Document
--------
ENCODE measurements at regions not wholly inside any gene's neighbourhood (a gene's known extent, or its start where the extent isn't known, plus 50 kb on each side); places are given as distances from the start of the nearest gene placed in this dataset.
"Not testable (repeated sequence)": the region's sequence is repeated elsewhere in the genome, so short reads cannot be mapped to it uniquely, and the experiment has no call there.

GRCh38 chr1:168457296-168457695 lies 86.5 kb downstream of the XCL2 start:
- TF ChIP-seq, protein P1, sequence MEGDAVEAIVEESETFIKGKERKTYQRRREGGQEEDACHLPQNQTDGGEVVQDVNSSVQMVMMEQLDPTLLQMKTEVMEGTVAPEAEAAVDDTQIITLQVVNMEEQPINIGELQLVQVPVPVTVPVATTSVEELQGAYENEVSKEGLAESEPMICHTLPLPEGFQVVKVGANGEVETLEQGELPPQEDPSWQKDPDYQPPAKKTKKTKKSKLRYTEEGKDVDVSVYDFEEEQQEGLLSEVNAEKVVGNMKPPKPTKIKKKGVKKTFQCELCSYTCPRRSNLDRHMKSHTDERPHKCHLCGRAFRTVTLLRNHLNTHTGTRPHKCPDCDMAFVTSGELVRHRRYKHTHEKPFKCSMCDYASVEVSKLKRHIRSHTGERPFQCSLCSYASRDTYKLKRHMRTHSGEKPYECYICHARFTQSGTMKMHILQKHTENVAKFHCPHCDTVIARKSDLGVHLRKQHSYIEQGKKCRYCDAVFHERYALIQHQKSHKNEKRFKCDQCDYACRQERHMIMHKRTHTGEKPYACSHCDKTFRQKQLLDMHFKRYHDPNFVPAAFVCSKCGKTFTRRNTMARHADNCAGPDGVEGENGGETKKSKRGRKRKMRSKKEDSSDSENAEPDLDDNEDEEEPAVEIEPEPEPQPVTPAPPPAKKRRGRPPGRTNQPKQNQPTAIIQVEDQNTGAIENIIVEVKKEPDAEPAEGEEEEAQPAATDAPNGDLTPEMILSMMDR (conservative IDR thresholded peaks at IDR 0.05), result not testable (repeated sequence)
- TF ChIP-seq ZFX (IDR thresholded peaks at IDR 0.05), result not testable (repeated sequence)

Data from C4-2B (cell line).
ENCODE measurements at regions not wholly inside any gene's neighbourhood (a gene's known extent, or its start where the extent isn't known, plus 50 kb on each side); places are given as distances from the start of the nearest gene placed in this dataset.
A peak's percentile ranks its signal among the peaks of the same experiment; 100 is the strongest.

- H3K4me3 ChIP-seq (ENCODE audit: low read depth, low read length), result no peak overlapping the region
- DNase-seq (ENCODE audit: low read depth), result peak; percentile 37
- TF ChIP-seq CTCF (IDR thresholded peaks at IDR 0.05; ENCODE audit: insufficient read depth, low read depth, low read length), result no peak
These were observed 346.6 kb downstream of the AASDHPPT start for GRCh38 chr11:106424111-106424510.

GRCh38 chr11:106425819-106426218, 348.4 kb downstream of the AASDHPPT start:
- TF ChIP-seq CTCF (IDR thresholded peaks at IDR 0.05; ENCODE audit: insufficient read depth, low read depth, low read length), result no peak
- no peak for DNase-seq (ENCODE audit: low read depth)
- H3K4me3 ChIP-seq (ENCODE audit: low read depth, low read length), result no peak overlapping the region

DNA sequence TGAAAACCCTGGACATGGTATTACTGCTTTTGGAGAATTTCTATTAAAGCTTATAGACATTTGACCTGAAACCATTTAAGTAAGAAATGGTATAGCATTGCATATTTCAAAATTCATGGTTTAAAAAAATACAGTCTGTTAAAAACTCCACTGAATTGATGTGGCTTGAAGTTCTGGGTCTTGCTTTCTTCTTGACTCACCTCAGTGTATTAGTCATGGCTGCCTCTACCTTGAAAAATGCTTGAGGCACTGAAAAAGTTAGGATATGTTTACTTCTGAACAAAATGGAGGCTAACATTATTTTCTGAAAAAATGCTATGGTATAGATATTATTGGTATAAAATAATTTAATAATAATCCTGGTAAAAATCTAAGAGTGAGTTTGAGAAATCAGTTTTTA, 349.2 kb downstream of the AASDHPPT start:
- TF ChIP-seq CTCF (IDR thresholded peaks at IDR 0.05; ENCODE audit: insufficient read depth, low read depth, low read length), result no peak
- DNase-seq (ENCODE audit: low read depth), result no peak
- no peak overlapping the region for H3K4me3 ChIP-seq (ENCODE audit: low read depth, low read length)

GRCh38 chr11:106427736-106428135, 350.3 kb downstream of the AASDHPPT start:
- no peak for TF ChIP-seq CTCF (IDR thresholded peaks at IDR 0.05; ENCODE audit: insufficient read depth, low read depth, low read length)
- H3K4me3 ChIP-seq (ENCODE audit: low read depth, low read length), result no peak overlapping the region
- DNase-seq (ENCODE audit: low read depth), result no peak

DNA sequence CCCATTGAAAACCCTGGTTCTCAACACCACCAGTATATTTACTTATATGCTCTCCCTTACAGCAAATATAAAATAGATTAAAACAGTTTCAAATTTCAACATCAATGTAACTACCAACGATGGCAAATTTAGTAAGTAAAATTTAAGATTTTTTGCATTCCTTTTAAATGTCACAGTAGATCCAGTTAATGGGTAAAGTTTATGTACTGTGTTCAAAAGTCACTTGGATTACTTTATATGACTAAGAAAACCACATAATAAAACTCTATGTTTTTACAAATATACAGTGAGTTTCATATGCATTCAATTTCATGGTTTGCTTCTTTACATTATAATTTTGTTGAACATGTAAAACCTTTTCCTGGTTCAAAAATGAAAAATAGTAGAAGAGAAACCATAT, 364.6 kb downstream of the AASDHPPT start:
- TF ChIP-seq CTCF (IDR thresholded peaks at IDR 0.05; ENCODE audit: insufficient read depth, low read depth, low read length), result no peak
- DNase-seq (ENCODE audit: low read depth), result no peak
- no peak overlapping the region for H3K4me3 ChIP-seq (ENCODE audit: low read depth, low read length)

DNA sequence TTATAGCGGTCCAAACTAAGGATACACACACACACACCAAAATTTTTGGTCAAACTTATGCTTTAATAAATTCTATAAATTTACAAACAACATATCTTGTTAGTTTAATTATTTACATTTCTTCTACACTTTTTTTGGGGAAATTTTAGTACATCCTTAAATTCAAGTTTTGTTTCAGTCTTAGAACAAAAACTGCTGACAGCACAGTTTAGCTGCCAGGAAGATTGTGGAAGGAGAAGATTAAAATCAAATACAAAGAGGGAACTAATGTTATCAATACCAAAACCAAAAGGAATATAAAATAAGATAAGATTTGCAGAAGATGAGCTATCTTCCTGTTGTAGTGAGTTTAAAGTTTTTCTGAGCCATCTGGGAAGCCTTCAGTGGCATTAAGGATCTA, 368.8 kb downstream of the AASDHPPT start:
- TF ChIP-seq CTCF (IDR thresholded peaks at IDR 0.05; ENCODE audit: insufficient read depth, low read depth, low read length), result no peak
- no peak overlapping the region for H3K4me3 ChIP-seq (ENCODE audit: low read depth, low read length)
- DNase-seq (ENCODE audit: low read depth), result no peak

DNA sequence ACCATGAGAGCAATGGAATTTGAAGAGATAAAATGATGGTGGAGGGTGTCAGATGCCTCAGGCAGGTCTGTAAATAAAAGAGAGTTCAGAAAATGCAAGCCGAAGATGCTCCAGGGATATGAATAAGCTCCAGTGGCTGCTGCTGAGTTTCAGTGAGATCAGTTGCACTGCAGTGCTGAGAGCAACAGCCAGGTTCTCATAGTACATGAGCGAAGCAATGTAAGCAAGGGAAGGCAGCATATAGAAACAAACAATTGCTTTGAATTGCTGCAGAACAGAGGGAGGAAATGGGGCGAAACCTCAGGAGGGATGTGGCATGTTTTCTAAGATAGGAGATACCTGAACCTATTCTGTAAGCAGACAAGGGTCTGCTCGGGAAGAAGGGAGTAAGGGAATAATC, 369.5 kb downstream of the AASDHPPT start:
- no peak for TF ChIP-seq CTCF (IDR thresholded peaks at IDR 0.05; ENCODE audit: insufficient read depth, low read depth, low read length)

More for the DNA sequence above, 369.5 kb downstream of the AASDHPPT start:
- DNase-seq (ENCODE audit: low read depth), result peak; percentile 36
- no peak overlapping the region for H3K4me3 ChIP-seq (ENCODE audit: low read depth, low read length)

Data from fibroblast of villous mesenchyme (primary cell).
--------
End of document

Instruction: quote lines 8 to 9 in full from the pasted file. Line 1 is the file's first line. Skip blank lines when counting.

A peak's percentile ranks its signal among the peaks of the same experiment; 100 is the strongest.

- H3K4me3 ChIP-seq (ENCODE audit: low read depth, low read length), result no peak overlapping the region